Washtenaw County board of commissioners meeting (July 6, 2011): Much of the discussion at this month’s county board meeting focused on the proposed merger of three departments, creating a new office of community & economic development.
Mary Jo Callan talks with Tony Van Derworp before the start of the July 6, 2011 Washtenaw County board of commissioners meeting. Callan is overseeing the consolidation of three county departments, including the economic development and energy department, which Van Derworp leads.
In the works for over a year, the consolidation would combine the office of community development, the economic development & energy department, and the employment training and community services (ETCS) department. The goal, according to county managers, is to cut costs by eliminating duplicated services in the face of declining revenues, while finding ways to deliver those services more efficiently to residents in need. The number of full-time employees in the merged departments would drop from 40 to 32, though most of those displaced workers will likely be moved to other county jobs. In total, about $500,000 in annual savings is expected from the merger.
While generally supportive of the change, several commissioners asked for additional details, and expressed frustration that they were provided new information – including a business plan – just hours before the meeting began. The proposal was originally on the agendas for initial approval at the Ways & Means committee meeting and final approval at the regular board meeting that same night, but commissioners decided to remove it from the board meeting agenda. They’ll likely consider it for a final vote at their Aug. 3 meeting. The consolidation will also be one of the topics at the July 11 Ann Arbor city council working session – the office of community development is a joint city/county unit.
Two other items that have received considerable – often contentious – discussion at previous meetings were passed with virtually no comment. Both relate to police services that are provided under contract to local municipalities by the sheriff’s office. On the first item, the county board approved the recommendation of a court-ordered facilitator in a lawsuit filed against the county in 2006 over the cost of police services. The recommendation states that Ypsilanti Township and Augusta Township should pay the county $749,427 for police services provided in 2006. The boards of those townships are expected to vote on the recommendation this week. If approved, it could lead to the closure of that legal battle.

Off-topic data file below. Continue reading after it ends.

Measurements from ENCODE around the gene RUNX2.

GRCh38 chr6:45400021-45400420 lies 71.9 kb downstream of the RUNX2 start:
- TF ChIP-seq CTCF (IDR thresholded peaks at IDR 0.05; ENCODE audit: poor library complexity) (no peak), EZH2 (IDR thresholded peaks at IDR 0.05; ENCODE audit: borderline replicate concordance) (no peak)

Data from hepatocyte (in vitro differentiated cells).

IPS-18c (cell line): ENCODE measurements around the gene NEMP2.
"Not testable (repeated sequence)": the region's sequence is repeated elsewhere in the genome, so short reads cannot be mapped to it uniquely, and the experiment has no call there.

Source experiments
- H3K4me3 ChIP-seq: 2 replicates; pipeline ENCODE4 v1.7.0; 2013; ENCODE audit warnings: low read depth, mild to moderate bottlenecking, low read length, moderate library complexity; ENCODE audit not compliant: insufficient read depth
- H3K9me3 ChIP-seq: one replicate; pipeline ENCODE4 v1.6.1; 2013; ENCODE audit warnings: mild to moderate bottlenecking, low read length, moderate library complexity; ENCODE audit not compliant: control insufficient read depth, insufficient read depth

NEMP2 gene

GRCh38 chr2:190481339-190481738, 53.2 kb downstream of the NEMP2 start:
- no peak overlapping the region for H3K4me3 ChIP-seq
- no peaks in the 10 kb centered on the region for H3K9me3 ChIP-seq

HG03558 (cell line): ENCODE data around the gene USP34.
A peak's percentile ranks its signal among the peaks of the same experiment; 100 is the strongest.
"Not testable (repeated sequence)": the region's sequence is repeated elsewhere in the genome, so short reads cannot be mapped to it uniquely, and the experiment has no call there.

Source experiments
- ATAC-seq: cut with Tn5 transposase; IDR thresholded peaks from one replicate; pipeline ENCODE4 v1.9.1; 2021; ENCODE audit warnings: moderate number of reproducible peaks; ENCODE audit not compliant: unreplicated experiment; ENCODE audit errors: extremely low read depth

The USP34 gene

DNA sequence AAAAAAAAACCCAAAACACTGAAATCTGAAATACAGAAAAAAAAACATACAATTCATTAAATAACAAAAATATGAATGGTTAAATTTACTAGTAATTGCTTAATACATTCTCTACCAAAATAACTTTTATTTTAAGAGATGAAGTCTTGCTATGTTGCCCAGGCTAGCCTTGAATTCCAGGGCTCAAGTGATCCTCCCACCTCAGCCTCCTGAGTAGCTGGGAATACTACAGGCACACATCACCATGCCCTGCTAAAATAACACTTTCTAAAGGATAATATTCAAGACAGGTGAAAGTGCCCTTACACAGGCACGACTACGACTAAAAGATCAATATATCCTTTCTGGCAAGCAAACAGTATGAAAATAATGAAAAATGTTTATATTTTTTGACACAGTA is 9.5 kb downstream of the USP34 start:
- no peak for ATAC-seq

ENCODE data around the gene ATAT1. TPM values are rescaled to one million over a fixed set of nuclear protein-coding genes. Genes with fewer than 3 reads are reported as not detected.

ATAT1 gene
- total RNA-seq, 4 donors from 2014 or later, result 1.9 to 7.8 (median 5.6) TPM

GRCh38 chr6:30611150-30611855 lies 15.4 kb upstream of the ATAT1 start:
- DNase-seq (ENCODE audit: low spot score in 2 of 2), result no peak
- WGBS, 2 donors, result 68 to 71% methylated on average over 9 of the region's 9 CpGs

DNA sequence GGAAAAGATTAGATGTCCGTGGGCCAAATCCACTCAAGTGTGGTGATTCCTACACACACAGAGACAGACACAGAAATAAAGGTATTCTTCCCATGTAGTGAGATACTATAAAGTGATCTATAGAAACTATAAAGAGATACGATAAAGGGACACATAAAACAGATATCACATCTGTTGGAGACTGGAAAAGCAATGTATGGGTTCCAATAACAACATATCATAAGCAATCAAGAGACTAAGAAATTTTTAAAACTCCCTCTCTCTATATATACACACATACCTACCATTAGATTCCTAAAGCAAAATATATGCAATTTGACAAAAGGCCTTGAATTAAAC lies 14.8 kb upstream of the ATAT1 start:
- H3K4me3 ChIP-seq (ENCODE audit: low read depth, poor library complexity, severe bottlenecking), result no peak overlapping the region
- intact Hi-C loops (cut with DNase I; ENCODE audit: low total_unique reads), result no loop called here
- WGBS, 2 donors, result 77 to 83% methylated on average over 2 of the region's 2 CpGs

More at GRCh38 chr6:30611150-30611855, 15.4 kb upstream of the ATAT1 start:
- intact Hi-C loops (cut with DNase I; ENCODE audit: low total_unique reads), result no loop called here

On the second related item, the county board gave final approval to the price that municipalities will pay for a contract sheriff’s deputy through 2015. The price in 2012 – $150,594 – is unchanged from this year, but will rise in subsequent years by about 1% annually. The complex, politically-charged process of arriving at those figures involved more than a year of discussion between the sheriff’s office, other county officials and leaders of local municipalities that contract for these services.
Several other budget-related issues were addressed during the July 6 meeting, including initial approval to an agreement with the Michigan Nurses Association – Unit I, the union that represents 13 public health nurses and nurse coordinators in the county’s health services department. It’s the first of 15 union agreements being negotiated as part of the 2012 and 2013 budget cycle, and is expected to achieve an annual savings of $132,000. In total, the county hopes to see about $8 million in labor concessions for the two-year budget cycle, to help address a projected $17.5 million deficit.
Commissioners also voted to raise the fee for waiving the statutory three-day marriage license waiting period, increasing it from $5 to $50. County clerk Larry Kestenbaum, whose office processes marriage licenses, assured the board that the vast majority of applications are willing to wait the three days, and won’t incur this additional cost for expediting the process. Conan Smith joked that he had hoped Kestenbaum would come forward with a package discount deal – for marriage licenses and concealed weapons permits. [Full Story]